Django 1.8, Django Slumber and Django Async

Created 10th April, 2015 03:55 (UTC), last edited 10th April, 2015 04:12 (UTC)

I've been doing some work to expand the test runners for Django Slumber and Django Async to include Django 1.7 and Django 1.8 with mixed results.

The biggest change in 1.7 was the alteration of Django's transaction handling. This was a change that I never thought that the Django project would make. I don't yet have enough experience with these later versions of Django to say whether or not the handling really makes sense, but from reading the documentation I'm hopeful — however it seems to me that the defaults for new projects are still broken and unsafe, but it's still too early for me to have any specific recommendations in this regard.

This unsafe-by-default behaviour is compounded by the difficulty of testing transactions in Django. Django's test runner tries to be clever with transactions in order to speed up test execution, something that works against getting transactions correct in the code. Then there's the removal of the transaction middleware. It used to be quite simple to ensure that requests had safe enough defaults within the context of a request by simply using this middleware. Now each view must be correctly marked up in order to get safe behaviour — something nearly impossible to test for, and difficult to know and remember. Are you sure that every single view in your latest Django project correctly uses atomic?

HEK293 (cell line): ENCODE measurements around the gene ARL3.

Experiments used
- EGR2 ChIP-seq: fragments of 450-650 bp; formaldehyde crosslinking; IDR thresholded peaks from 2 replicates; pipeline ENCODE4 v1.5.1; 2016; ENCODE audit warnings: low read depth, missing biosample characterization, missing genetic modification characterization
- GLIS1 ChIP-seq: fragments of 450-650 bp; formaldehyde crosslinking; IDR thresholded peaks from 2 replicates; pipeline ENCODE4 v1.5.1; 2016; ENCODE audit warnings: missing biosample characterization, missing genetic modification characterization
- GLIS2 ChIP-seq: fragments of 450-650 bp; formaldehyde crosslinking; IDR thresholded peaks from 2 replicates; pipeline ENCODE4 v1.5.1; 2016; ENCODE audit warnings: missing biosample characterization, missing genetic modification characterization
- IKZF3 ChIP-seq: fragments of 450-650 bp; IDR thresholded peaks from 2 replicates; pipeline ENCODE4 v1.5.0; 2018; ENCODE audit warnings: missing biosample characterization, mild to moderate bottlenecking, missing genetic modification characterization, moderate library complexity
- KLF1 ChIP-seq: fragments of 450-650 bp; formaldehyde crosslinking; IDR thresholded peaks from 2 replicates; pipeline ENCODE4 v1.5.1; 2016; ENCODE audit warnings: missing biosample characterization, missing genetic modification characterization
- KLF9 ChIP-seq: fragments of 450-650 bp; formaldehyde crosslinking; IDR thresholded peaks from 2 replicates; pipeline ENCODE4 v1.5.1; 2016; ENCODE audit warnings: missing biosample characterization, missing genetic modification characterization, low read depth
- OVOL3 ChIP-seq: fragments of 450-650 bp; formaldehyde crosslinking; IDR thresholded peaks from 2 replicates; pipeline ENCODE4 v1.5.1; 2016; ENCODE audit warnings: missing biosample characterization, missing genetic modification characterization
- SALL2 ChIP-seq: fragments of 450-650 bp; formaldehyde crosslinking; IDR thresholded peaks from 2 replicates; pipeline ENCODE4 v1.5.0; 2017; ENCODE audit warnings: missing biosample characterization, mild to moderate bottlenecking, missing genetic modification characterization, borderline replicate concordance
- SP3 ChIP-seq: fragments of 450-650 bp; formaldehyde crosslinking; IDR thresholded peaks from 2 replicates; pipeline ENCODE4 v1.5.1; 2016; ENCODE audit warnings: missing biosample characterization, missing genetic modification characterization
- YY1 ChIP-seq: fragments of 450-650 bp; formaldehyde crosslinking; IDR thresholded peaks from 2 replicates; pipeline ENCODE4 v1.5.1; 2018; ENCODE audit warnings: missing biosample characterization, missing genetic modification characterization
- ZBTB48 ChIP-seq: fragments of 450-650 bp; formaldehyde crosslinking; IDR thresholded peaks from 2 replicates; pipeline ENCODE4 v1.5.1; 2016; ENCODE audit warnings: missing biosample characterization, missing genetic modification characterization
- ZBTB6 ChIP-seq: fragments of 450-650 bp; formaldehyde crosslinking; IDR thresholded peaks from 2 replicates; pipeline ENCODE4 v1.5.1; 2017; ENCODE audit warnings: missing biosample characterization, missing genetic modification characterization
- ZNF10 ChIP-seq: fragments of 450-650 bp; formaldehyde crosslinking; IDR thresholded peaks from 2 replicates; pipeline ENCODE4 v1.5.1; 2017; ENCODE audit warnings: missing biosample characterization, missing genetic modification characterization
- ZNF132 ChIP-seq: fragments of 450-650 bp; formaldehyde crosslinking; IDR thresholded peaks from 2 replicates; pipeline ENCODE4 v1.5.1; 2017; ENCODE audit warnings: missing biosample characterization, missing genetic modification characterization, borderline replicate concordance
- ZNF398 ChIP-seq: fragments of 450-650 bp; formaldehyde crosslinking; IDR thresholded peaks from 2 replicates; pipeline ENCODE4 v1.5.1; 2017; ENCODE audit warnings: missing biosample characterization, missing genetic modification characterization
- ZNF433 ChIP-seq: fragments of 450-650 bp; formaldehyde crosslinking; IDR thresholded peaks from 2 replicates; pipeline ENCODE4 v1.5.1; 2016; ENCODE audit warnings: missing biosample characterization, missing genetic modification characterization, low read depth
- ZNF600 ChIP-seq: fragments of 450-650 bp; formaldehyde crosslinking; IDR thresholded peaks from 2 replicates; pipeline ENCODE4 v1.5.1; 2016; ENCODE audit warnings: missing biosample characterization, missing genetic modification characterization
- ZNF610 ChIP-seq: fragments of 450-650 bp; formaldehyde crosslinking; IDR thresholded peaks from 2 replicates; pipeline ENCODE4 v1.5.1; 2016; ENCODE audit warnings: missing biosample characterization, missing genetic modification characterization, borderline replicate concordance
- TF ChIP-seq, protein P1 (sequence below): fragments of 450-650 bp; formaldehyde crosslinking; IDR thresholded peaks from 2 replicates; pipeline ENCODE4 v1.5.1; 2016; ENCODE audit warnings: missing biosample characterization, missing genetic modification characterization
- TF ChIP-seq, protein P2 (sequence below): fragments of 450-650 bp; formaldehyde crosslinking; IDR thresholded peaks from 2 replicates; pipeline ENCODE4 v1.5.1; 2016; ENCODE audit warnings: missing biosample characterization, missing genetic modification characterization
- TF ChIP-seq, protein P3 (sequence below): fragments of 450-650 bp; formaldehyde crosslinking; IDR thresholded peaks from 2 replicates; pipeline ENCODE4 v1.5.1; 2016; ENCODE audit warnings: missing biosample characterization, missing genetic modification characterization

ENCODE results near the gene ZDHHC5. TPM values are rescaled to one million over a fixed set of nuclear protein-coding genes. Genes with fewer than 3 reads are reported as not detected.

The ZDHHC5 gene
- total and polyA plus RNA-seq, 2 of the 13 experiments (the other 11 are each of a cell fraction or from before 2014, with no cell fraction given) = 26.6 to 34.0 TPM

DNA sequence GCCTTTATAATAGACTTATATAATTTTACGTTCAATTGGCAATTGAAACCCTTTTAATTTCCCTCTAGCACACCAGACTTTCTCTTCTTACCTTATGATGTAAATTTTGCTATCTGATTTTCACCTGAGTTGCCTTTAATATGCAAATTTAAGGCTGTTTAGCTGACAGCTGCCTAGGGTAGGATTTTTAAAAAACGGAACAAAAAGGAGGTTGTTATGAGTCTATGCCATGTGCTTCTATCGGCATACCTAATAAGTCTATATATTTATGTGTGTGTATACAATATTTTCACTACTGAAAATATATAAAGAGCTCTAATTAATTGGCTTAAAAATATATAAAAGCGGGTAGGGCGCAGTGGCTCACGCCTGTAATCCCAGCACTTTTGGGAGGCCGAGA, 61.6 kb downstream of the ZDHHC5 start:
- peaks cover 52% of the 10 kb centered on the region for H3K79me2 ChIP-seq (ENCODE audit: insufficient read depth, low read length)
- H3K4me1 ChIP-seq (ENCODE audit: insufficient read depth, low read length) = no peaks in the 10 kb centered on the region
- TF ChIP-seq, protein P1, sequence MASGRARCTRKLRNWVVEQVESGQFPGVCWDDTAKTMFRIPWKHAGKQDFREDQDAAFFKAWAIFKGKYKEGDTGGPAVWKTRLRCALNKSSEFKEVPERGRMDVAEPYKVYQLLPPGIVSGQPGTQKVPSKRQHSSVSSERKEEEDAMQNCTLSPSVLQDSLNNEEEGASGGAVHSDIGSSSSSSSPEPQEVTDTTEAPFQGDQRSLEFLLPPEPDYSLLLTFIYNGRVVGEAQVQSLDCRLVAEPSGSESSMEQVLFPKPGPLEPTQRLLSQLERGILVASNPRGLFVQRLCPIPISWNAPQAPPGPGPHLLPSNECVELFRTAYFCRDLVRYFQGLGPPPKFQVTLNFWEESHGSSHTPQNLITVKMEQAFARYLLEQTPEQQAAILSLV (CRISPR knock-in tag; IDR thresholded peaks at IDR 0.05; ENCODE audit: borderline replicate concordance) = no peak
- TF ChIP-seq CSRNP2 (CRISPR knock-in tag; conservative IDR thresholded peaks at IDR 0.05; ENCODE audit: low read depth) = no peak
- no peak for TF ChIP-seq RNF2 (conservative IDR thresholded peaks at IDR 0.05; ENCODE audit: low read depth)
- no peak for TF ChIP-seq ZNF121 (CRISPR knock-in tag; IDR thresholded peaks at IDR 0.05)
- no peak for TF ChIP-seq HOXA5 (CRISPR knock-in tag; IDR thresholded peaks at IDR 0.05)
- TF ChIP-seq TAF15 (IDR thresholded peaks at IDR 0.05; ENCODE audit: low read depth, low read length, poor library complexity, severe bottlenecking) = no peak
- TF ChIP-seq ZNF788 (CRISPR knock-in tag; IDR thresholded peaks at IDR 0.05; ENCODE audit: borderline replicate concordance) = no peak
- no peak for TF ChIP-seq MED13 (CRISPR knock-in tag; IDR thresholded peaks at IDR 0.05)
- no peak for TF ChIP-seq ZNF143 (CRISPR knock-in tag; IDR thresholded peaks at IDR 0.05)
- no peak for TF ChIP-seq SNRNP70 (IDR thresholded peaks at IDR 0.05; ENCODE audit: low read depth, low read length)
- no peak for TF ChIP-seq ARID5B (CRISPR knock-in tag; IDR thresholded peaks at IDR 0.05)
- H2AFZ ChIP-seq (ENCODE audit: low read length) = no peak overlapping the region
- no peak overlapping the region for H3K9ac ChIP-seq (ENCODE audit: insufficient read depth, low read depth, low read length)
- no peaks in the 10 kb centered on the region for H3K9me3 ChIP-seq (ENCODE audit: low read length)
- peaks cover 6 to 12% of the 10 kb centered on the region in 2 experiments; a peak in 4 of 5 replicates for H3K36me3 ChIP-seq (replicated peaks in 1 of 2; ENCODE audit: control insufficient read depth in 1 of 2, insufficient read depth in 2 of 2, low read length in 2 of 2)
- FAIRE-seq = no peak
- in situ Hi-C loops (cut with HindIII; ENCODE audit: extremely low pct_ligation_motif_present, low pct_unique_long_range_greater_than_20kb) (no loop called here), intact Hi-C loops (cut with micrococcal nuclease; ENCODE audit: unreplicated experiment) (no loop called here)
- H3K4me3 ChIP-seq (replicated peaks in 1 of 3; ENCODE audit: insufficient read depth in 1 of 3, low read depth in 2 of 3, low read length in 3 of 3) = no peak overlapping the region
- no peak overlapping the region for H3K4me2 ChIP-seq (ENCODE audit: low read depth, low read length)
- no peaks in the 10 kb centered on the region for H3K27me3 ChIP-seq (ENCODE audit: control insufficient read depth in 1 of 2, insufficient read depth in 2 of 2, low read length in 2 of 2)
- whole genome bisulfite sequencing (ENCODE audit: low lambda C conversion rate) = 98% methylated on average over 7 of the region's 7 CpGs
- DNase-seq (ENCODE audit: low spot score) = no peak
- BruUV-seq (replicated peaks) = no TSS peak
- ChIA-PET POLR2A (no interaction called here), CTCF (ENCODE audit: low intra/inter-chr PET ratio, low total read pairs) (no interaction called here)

I think only people who have a deep understanding of database transactions and why they're needed have any hope of getting Django to do the right thing now. My advice used to be to include the transaction middleware in your application and then the behaviour you get would be what you'd probably expect — when a request errors then no changes are made to the database. This is very simple to reason about for expert and beginner alike.

So, although Django Async's tests all pass with both 1.7 and 1.8 I have little faith that the underlying behaviour is actually safe in the context of a request, although I believe that the queue itself is still safe.

With Slumber it's slightly more complex. There have been extensive changes in the meta layer (that describes applications and models) and although I think I have most of that worked through in a more or less acceptable manner there are test failures that defy explanation — tests not being able to see the data that they've just written to the database. There is probably some stupid error on my part here, but with Django nose still broken for Django 1.8 it's also very hard to get any insight through the logs as to what is happening. A large number of incompatibilities have been fixed though.

I've also added the use of Django's atomic decorator to the views (where this is available, at least where it can be imported). I believe that this ought to make all Slumber operations safe under 1.7 and 1.8. This change is already in the develop branch, and will be published as 0.8.1 once I get a chance (certainly in the next day or two).